The trend is clear: IT and HR departments are working increasingly closely with cloud suppliers to develop and improve cloud-based HR systems.
This is something Elearnity has been tracking for some time. It means that suppliers get better feedback from their end-users, making their R&D efforts more productive, while companies get better technology that suits their needs.
Elearnity carries out research and analysis from both sides. We work with large corporates such as BP, Shell, Vodafone and the major banks to understand their needs and experiences, but we also independently track and review the main supply-side options.
What we have been observing for a number of years is not just the shift in technology, but also how IT and HR are working together, and with their external suppliers. Corporations are relating to suppliers in a different way, which is both more strategic and more granular. More specifically, the sub-functions of HR – such as learning and development, and talent management – have also bought into this new approach.
The key thing is that it actually gives them more control over the software and services they use. In the past, these were generally contracted via an IT function that was not really aligned with their needs or priorities.
HR functional needs
IT has not tended to know much about HR functional needs, because it is more focused on how the HR system fits into the broader ERP strategy. What is more, the capital expenditure-based, on-premise software model did not serve HR very well. HR was not viewed as being truly mission-critical to the business, and therefore received only limited IT funding and attention.
This has been even harder for the HR sub-functions. When cloud came along, these functions suddenly had supplier models that were better aligned with their needs and buying potential. They could be more directly involved in the contracting process, with IT becoming a partner, rather than the primary buyer.
Now HR can also get directly involved with the product innovation cycle and influencing the product roadmap. With cloud systems, upgrades are automatic, often arriving quarterly. HR users now have a direct input to supplier decisions on product enhancements and priorities.
Integrated talent management
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Instead of the traditional corporate advisory board, the user community itself gets to vote directly on the new functions it wants to be incorporated into the cloud software. It is much more responsive and faster these days; more like brain synapses connecting with resulting actions, rather than the glacial pace of ERP software upgrades, which arrived every few years at best.
So is it all positive? Generally yes, but the transition needs to be managed effectively.
Although there are still some challenges, and not all parts of Europe have the same maturity of view on cloud, cloud HR suppliers have now got the message about European data protection legislation and hosting of data. For corporates, the cloud HR options are increasing and the on-premise options are declining.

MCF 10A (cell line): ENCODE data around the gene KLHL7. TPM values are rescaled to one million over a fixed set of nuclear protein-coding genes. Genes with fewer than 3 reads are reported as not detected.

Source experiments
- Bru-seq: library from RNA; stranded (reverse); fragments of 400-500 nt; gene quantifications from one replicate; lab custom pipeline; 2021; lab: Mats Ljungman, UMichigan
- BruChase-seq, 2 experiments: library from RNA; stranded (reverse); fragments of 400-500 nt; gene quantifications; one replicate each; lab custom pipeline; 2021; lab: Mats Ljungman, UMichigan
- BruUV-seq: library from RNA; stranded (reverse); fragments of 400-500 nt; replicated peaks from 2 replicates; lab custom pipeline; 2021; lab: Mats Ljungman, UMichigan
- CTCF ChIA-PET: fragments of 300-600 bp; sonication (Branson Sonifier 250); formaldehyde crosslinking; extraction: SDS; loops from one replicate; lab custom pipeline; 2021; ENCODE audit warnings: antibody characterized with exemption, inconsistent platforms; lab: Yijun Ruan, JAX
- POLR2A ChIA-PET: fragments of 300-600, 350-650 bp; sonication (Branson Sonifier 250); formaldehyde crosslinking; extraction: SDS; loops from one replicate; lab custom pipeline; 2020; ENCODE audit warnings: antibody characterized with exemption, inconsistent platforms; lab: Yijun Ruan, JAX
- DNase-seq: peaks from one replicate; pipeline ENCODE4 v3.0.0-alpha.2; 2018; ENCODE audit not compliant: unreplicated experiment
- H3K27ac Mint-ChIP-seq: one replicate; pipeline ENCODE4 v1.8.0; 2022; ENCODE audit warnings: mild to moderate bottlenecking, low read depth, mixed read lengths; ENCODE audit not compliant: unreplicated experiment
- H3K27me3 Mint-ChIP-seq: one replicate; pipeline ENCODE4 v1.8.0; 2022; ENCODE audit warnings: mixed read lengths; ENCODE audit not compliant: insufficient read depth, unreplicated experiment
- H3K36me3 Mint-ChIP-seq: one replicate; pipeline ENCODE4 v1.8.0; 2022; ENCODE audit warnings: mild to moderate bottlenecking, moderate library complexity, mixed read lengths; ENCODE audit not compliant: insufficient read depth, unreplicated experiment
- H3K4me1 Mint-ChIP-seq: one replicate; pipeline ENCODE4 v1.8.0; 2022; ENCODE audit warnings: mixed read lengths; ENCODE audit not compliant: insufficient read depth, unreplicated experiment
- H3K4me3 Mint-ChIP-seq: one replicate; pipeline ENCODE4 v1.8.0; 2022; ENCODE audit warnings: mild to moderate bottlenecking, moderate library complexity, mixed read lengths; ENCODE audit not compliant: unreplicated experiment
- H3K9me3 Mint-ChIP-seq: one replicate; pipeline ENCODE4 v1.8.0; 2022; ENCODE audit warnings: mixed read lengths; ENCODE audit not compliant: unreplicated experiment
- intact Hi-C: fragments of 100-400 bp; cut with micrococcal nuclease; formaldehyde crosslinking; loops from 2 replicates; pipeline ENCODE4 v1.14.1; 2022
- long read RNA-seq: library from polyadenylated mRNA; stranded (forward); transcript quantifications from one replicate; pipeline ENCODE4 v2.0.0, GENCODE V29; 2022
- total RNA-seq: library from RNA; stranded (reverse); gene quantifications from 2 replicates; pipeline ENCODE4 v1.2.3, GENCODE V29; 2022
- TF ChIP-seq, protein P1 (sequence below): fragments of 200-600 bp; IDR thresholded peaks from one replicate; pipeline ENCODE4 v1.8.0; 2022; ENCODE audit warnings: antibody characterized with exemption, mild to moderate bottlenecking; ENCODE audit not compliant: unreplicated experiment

While the shift to cloud is common in Europe and the US, there is evidence that the cloud HR supplier model is different in the US. Many cloud suppliers in the European market are US-based companies, and their customer profile is often different in the US than it is in Europe.
The US propensity to invest in new technology more rapidly, coupled with a tendency to adopt a simplified one-size-fits-all approach to deployment, often does not work that well in Europe, and this is reflected in the evolution of suppliers, too.
In the HR cloud space, US suppliers have often been led from the mid-market, but in Europe they are often focused more on enterprise-class organisations first. That challenges their ability to serve multinational customers with their associated complexities, such as multiple languages, multi-country regulations, regulatory reporting and local law.
The good thing about cloud is that it is both scalable and easier to simplify. High-end corporate functions can be switched off for the mid-market if it doesn’t need them. The SaaS model is almost uniquely suited to being able to hide complexity where it isn’t needed: something that was very hard to do with on-premise ERP software.
There is a risk that, as cloud suppliers grow, their ability to closely serve the needs of individual customers might diminish. On the downside, the more successful that cloud suppliers are, the more corporate voices there are, vying for attention and trying to influence the roadmap.
But overall, the model seems to work well and there is still plenty of opportunity for corporate HR/IT and cloud suppliers to work closely together to improve the service for all.
David Wilson is managing director of Elearnity and is one of the leading authorities on learning technology and innovation in Europe